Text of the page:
As described earlier, you can iterate over the subfolders contained in the Folders collection for a MAPIFolder using C#'s foreach keyword. You can also get to a particular MAPIFolder in the Folders collection by using the index operator ([]). The index operator can be passed a string representing the name of the Folder in the Folders collection, or a 1-based index representing the index of the Folder within the Folders collection.

The Folders collection's Add method enables you to add a new subfolder to the subfolders associated with a MAPIFolder. The Add method takes the name of the new folder as a string parameter. It also takes as an optional object parameter the Outlook folder type to use for the new folder. You can pass this parameter a subset of the OlDefaultFolders constants: olFolderCalendar, olFolderContacts, olFolderDrafts, olFolderInbox, olFolderJournal, olFolderNotes, olPublicFoldersAllPublicFolders, or olFolderTasks. If you omit this parameter by passing Type.Missing, the Outlook folder type of the newly created folder matches the folder type of the parent folder. Also note that a folder of type olPublicFoldersAllPublicFolders can only be added somewhere under the root public folder returned by the NameSpace object's GetDefaultFolder(olPublicFoldersAllPublicFolders).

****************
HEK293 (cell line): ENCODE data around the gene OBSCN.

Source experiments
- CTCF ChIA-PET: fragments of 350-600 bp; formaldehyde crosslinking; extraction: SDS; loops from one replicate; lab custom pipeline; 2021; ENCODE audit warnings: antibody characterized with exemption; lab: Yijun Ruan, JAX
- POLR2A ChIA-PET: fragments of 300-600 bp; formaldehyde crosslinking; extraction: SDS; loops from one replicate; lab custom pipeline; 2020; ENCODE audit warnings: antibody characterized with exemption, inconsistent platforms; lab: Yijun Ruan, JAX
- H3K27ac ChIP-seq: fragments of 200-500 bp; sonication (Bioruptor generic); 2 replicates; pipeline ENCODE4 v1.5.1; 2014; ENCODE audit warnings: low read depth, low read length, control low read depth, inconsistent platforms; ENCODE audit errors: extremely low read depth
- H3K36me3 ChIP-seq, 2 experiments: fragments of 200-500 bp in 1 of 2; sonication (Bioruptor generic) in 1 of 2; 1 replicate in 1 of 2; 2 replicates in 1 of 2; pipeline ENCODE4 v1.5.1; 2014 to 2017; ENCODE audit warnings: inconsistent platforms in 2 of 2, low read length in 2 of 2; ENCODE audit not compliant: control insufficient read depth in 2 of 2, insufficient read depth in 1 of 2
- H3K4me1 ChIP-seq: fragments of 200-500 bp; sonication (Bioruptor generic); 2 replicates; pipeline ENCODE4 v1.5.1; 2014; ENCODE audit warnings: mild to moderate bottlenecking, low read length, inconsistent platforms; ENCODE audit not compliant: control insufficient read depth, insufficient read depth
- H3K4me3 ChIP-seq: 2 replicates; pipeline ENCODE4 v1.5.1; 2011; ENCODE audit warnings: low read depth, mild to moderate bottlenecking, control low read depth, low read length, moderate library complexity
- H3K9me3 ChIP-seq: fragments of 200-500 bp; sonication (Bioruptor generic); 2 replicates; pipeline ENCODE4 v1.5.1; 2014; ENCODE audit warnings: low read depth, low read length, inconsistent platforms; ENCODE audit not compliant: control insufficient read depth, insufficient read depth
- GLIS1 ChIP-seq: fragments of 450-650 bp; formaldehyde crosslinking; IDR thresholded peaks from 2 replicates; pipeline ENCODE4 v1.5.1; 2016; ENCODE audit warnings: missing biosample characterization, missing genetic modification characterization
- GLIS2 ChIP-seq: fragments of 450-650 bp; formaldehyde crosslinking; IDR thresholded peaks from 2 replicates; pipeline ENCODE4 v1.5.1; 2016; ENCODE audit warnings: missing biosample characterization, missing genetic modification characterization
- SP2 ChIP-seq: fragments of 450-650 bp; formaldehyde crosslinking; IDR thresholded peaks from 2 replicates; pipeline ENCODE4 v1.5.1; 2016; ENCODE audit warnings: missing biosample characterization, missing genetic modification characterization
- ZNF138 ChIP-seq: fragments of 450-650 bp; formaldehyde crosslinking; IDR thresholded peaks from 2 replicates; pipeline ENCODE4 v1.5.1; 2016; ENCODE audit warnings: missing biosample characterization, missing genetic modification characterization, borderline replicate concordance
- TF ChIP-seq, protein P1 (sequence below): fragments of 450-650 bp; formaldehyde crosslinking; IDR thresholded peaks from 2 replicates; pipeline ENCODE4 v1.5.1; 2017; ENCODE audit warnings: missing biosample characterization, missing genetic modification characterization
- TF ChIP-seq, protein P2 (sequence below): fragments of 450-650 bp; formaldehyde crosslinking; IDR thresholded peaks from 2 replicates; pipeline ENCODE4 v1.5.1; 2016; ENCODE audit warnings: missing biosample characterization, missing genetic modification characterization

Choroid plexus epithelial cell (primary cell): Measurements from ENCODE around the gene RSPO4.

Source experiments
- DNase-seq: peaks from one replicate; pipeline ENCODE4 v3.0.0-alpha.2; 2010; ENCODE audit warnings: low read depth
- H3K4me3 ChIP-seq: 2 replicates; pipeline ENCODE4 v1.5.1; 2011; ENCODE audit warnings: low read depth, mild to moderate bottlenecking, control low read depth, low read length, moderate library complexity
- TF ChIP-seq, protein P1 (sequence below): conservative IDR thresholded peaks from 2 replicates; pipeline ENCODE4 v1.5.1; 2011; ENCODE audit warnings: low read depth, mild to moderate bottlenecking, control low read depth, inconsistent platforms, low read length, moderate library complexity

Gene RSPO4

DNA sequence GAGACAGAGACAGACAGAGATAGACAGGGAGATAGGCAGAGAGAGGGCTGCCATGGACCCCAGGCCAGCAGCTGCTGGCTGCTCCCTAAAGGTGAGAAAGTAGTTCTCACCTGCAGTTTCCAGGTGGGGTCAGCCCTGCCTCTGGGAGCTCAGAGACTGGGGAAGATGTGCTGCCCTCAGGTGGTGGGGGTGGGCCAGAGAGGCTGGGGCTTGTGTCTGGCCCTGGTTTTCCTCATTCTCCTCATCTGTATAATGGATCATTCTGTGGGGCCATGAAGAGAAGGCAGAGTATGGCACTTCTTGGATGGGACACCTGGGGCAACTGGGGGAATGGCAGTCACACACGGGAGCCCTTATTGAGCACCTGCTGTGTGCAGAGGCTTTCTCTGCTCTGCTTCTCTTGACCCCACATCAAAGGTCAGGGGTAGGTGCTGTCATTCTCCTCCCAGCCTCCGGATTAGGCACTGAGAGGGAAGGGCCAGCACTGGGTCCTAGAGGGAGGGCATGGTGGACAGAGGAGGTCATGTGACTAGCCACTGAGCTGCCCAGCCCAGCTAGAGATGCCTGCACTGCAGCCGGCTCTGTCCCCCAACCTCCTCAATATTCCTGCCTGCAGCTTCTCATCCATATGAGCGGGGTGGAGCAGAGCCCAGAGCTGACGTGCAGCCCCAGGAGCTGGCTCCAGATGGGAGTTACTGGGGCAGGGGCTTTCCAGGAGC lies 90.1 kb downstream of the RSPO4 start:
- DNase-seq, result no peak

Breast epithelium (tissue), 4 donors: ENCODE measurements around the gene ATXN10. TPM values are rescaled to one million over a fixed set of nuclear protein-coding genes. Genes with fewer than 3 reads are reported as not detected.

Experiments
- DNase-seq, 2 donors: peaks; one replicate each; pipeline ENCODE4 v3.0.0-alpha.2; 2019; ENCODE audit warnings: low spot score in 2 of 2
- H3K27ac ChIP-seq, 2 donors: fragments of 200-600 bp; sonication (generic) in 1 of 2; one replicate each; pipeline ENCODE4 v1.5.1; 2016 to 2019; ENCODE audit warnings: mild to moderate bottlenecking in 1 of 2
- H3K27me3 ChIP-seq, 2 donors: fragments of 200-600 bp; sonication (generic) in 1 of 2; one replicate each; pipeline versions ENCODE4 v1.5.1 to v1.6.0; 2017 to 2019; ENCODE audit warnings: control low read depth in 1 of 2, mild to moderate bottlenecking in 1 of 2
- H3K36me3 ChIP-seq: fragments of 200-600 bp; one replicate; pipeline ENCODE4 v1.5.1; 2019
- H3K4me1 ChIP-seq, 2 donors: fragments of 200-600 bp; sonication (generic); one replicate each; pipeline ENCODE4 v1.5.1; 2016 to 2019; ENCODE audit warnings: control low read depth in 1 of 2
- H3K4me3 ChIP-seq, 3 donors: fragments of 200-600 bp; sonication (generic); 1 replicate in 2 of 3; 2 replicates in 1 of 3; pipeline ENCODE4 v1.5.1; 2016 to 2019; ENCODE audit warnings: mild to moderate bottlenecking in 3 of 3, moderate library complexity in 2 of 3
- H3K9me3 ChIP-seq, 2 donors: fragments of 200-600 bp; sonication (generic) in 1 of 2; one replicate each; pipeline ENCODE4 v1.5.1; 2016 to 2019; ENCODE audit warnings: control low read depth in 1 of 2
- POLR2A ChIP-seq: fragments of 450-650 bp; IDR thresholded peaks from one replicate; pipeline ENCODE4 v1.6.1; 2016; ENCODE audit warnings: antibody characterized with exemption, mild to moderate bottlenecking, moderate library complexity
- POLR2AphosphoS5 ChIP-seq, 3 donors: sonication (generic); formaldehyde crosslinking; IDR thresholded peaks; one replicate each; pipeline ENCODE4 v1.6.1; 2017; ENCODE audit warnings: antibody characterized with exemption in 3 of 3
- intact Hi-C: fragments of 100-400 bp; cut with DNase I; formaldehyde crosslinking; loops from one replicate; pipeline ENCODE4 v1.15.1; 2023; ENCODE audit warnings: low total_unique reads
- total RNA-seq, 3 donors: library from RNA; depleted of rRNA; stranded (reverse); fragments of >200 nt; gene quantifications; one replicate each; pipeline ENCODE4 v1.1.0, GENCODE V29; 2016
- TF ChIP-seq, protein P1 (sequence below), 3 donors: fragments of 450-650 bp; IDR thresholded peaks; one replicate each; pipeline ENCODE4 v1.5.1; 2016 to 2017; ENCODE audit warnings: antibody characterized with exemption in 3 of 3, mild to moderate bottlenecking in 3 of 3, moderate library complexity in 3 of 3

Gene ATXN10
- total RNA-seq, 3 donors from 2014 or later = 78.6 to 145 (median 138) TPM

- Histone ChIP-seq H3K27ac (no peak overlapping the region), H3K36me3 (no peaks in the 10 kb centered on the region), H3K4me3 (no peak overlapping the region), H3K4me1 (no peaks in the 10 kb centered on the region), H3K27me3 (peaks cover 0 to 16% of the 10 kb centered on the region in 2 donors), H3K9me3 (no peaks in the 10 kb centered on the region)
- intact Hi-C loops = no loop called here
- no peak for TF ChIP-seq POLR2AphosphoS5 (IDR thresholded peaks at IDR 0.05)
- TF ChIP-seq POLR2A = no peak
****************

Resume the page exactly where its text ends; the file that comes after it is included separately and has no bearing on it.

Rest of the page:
The Folders collection's Remove method enables you to remove a subfolder by passing the 1-based index of the folder in the Folders collection. Figuring out what the 1-based index is can be a bit of a painit is usually easier to just call the Delete method on the MAPIFolder object representing the subfolder you want to remove.

Listing 11-13 shows a VSTO add-in that iterates over the subfolders of the Inbox folder, and then adds a new folder using the Folders collection's Add method. It then deletes the newly added folder using the MAPIFolder object's Delete method rather than the Folders collection's Remove method.

Listing 11-13. A VSTO Add-In That Iterates over Subfolders of the Inbox Folder, Adds a New Subfolder, and Then Deletes It

private void ThisApplication_Startup(object sender, EventArgs e)
 Outlook.MAPIFolder folder = this.Session.GetDefaultFolder(
 "There are {0} subfolders in the Inbox.",

 foreach (Outlook.MAPIFolder subFolder in folder.Folders)
 "Sub folder {0}.", subFolder.Name));